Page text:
Here are some of the main things to highlight this week:
- We released the first POC for the SAFE Mobile Browser.
- We published a blog post about Private Communications, the next topic in our ‘A Spotlight On’ series.
- We released a YouTube video highlighting the radical nature of the Perpetual Web.
- @fergish released a new podcast with UX Designer @jimcollinson.
Happy Thursday folks! This week, we’ve been working on plans for this year’s event. Although we shared the idea of a hackathon a wee while ago, we’re keen to ensure that any event appeals to more than just developers, so that we don’t alienate those who are interested in SAFE but are not as tech-savvy. And replicating what we did last year in regards to the DevCon didn’t feel like the right move either.
So after much discussion, we came to the idea of a Summit-esque event in London, with guest speakers, a ‘build a dapp’ section and of course, the obligatory beers and pizzas. This, we thought would cater to everyone’s interests.
After scoping out the structure for the day, and working through costs and logistics for such an event we suddenly had a thought: Why does this need to be in a physical location? So we decided, instead, to host an Online Summit! With the community spread across the globe, this means everyone can join from the comfort of their own home without worrying about travelling. The set up will be fairly similar to the day we had originally planned - us presenting our latest work, an external speaker or two and we may (hint hint! ) look to the community for a little extra help … stay tuned!
We’ll be announcing dates, schedules and how to be part of the day all in due course (but keep the week commencing the 11th November free). We hope you agree this will be a fantastic setup and we can’t wait to share more info!
We also published the third in the series of ‘Spotlight On’ which aims to go a little deeper into the ideology behind the Front End themes of Perpetual Web, Take Control of Your Data and the latest theme, Private Communications.
Private Communications is one of the most discussed network features by you and with good reason. Every day we hear stories of private conversations being exposed. We must be allowed to live in a world where we can communicate privately. And we’re on our way to making that happen. Go have a read, give us a clap or two on Medium or read the post here in the forum and share with your friends and family. This kind of content is perfect for those not so familiar with the SAFE Network as it fundamentally explains why we’re doing what we’re doing.
Work on the Perpetual Web milestone continues at pace, with work concentrated on a smooth site creation and publishing flow in the Browser, and related modular apps such as the Data Manager.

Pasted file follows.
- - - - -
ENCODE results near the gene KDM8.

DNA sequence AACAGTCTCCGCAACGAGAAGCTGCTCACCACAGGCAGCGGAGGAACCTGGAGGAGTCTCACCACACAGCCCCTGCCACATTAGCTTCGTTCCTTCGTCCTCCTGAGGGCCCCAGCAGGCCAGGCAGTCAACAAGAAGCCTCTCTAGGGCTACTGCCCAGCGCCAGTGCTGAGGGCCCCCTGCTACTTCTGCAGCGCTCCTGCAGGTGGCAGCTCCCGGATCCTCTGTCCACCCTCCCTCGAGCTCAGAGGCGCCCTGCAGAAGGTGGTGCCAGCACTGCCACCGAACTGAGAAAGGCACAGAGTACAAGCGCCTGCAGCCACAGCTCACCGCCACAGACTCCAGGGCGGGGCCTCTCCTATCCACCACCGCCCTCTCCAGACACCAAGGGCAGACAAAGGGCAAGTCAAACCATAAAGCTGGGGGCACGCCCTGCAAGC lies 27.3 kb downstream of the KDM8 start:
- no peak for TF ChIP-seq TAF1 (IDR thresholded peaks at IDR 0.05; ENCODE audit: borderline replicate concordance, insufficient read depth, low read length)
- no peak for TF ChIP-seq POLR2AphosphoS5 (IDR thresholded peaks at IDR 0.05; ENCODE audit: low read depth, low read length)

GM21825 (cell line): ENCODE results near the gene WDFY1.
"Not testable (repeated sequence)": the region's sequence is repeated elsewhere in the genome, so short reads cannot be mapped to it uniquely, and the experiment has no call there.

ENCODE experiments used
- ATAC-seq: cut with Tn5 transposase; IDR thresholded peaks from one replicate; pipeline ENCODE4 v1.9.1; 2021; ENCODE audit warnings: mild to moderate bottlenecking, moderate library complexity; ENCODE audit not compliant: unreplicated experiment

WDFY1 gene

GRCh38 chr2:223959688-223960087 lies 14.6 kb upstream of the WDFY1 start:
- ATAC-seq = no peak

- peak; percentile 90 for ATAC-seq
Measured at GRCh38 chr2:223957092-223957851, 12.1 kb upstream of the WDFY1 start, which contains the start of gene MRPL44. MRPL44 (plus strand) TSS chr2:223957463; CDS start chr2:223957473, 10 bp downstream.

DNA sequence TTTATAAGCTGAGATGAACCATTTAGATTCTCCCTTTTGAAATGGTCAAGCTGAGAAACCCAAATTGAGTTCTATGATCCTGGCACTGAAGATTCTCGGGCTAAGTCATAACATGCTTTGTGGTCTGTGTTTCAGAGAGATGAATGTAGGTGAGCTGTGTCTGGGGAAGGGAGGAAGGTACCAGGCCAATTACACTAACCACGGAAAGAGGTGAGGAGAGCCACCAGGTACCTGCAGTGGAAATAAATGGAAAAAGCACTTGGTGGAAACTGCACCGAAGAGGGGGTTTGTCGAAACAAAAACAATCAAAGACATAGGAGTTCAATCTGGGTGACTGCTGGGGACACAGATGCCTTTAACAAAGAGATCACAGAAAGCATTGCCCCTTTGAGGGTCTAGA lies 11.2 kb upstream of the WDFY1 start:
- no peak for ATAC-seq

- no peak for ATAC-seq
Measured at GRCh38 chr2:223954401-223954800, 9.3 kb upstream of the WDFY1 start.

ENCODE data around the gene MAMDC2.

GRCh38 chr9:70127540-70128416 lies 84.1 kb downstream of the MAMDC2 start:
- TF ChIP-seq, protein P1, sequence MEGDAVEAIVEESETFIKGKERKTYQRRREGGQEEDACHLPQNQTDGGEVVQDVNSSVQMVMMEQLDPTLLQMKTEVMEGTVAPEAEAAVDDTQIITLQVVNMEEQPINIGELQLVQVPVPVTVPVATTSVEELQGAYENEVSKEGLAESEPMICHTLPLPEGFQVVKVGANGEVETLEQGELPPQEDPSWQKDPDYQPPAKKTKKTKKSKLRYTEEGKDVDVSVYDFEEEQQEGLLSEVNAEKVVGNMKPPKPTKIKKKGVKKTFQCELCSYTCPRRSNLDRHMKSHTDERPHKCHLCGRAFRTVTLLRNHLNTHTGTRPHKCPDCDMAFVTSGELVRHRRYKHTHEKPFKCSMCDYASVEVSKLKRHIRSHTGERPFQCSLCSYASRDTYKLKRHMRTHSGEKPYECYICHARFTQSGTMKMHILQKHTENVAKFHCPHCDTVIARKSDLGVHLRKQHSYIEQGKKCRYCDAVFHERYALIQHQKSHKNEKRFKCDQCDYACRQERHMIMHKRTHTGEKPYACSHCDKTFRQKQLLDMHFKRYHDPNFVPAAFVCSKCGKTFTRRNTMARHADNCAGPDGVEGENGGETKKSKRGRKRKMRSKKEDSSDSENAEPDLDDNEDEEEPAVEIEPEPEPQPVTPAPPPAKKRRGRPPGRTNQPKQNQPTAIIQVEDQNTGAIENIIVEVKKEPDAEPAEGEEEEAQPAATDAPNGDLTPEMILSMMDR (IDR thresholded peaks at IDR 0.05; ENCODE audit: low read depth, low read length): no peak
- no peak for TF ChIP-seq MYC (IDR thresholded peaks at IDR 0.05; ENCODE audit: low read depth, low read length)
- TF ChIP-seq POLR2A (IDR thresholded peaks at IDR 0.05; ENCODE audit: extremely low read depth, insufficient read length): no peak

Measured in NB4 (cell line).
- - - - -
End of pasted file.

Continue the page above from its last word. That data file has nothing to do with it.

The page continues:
As a nice wee bonus, we’ve also whipped together a YouTube video highlighting the radical nature of the Perpetual Web, the Future of History. It’s the first of (hopefully) many aimed at people new to the Network, so feel free to share far and wide.
This last week we’ve been improving the implementation of the Name Resolution System within the CLI, with the addition of subnames. Essentially allowing
safe://something.about.thenetwork to resolve, as well as declaring
default behaviour for each public name. So,
safe://thenetwork may by default resolve to the same data as
safe://something.about.thenetwork, while another URL
safe://anotherthing.about.thenetwork may also exist and point to another piece of data when the full URL is provided.
Alongside this we’ve also been making some tweaks to the command line interface itself, regarding how
keys are handled, with the XorUrl generation (which now segments out
content types vs. the safe
data types), and with some help from the wonderful QA team, we’ve also been streamlining the CI process and PR process to automate some code quality checks.
We were also able to add some additional features to the CLI, like the case of being able to choose which port the authorisation request shall be sent to (with
$ safe auth --port <port number>), and the ability to do a
--dry-run for any of the operations supported by the
files put and
files sync commands, which will help users in understanding what a command would do before effectively applying the changes and spending the coins required for it. We will be extending the support for
--dry-run to other commands progressively.
SAFE Mobile Browser